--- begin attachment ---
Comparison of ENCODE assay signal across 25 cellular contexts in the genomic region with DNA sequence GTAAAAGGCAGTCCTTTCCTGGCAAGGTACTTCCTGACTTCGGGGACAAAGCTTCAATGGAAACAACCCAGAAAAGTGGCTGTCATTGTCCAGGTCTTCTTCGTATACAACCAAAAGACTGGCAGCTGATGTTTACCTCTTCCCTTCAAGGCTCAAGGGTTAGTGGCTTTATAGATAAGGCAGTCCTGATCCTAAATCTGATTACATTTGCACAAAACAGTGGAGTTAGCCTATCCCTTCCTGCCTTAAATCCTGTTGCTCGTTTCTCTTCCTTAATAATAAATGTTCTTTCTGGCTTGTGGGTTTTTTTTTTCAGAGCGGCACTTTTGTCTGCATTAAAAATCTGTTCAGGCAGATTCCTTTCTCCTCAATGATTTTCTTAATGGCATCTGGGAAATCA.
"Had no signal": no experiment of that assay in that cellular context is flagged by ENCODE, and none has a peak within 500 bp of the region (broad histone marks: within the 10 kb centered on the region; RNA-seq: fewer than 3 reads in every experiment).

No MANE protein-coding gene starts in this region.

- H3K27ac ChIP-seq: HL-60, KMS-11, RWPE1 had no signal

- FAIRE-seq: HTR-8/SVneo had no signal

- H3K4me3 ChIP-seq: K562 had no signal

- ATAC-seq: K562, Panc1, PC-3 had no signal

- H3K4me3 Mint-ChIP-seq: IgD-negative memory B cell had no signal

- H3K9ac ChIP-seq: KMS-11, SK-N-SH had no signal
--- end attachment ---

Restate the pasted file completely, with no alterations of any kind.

Comparison of ENCODE assay signal across 25 cellular contexts in the genomic region with DNA sequence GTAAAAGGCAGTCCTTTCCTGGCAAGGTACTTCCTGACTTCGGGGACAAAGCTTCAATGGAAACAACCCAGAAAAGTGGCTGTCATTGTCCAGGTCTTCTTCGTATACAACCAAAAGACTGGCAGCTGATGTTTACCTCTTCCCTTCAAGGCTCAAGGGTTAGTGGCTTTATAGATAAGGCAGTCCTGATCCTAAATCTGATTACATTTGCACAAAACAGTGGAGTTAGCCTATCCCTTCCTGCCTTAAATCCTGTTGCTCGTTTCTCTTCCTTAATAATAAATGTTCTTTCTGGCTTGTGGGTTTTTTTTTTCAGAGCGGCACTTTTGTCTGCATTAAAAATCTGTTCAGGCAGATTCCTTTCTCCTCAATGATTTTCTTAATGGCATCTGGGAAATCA.
"Had no signal": no experiment of that assay in that cellular context is flagged by ENCODE, and none has a peak within 500 bp of the region (broad histone marks: within the 10 kb centered on the region; RNA-seq: fewer than 3 reads in every experiment).

No MANE protein-coding gene starts in this region.

- H3K27ac ChIP-seq: HL-60, KMS-11, RWPE1 had no signal

- FAIRE-seq: HTR-8/SVneo had no signal

- H3K4me3 ChIP-seq: K562 had no signal

- ATAC-seq: K562, Panc1, PC-3 had no signal

- H3K4me3 Mint-ChIP-seq: IgD-negative memory B cell had no signal

- H3K9ac ChIP-seq: KMS-11, SK-N-SH had no signal